The Value of Combining CYP2C19*2 Polymorphism with Classic Risk Factors in Prediction of Clinical Prognosis in Acute Coronary Syndrome PatientsYan S.a · Chen M.a · Li Q.a · Liu X.b · Peng Y.a · Chai H.a · Xu Y.a · Wei J.a · Huang D.a
aDepartment of Cardiology and bLaboratory of Cardiovascular Diseases, West China Hospital, Sichuan University, Chengdu, PR China Cardiology 2011;119:15–20 (DOI:10.1159/000329048)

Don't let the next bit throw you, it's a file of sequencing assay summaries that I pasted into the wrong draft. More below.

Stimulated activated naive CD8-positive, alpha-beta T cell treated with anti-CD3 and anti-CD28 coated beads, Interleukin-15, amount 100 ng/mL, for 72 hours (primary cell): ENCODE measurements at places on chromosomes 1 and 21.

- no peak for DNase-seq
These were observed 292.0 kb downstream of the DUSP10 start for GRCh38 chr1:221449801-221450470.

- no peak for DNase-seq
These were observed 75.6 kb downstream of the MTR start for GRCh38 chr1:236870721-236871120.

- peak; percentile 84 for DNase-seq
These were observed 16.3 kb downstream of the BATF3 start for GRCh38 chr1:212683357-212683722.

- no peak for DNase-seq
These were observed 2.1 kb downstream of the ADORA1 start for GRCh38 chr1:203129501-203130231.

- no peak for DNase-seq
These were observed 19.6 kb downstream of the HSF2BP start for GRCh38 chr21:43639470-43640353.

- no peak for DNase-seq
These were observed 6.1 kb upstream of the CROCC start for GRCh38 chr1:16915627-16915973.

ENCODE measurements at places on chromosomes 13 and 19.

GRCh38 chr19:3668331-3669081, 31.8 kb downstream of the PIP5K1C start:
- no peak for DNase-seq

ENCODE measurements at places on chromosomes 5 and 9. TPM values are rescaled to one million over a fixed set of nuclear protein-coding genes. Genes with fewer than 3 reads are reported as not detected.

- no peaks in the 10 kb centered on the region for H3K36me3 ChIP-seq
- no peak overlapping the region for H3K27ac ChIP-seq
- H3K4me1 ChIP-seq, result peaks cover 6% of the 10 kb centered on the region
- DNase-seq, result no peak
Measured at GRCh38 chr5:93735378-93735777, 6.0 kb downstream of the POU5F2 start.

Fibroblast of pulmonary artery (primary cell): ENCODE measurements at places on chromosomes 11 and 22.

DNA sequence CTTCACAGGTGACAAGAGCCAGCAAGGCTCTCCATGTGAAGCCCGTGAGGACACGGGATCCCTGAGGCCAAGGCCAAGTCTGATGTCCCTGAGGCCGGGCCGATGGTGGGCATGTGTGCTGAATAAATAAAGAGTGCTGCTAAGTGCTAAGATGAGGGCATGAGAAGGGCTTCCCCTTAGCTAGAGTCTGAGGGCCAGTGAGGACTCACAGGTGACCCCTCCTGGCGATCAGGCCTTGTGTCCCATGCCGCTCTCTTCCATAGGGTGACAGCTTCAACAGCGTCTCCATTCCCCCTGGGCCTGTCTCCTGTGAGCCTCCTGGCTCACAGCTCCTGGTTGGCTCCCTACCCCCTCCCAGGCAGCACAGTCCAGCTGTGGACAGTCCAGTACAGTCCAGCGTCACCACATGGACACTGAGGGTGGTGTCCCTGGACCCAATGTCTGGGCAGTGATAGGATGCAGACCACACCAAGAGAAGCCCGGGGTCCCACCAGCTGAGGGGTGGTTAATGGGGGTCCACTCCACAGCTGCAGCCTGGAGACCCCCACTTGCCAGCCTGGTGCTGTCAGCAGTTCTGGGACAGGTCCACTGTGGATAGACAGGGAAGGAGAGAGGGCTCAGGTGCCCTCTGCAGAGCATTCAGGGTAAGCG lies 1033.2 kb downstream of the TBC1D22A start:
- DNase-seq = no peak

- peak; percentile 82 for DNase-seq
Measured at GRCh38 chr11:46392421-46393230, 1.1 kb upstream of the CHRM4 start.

Objectives: To assess the impact of different CYP2C19*2 polymorphisms on clinical outcomes and the effects of CYP2C19*2 polymorphism on predicting clinical outcomes in association with classic risk factors in patients with acute coronary syndromes (ACS). Methods: Between July 2008 and September 2009, 497 consecutive patients with ACS who were admitted to the West China Hospital of Sichuan University were enrolled and underwent CYP2C19*2 determination. The clinical outcomes were the composite of cardiovascular death, nonfatal myocardial infarction and nonfatal stroke. Results: Baseline characteristics were balanced between noncarrier, heterozygous and homozygous groups of the CYP2C19*2 variant. The clinical endpoint occurred more frequently in the homozygous group (HR 4.86, CI 1.62–14.56, p = 0.005). After multivariable analysis, the CYP2C19*2 genetic variant was an independent predictor of cardiovascular events (HR 5.96, CI 1.77–20.03, p = 0.0039) as well as GRACE score and Killip class. The combination of CYP2C19*2 with GRACE score and Killip class increases the potential to predict adverse outcomes. Conclusions: Homozygosity (A/A) for CYP2C19*2 mutant is an independent determinant of prognosis in patients with ACS. The combination of CYP2C19*2 polymorphism with classic risk factors may be a useful tool to predict the risk of cardiovascular events.
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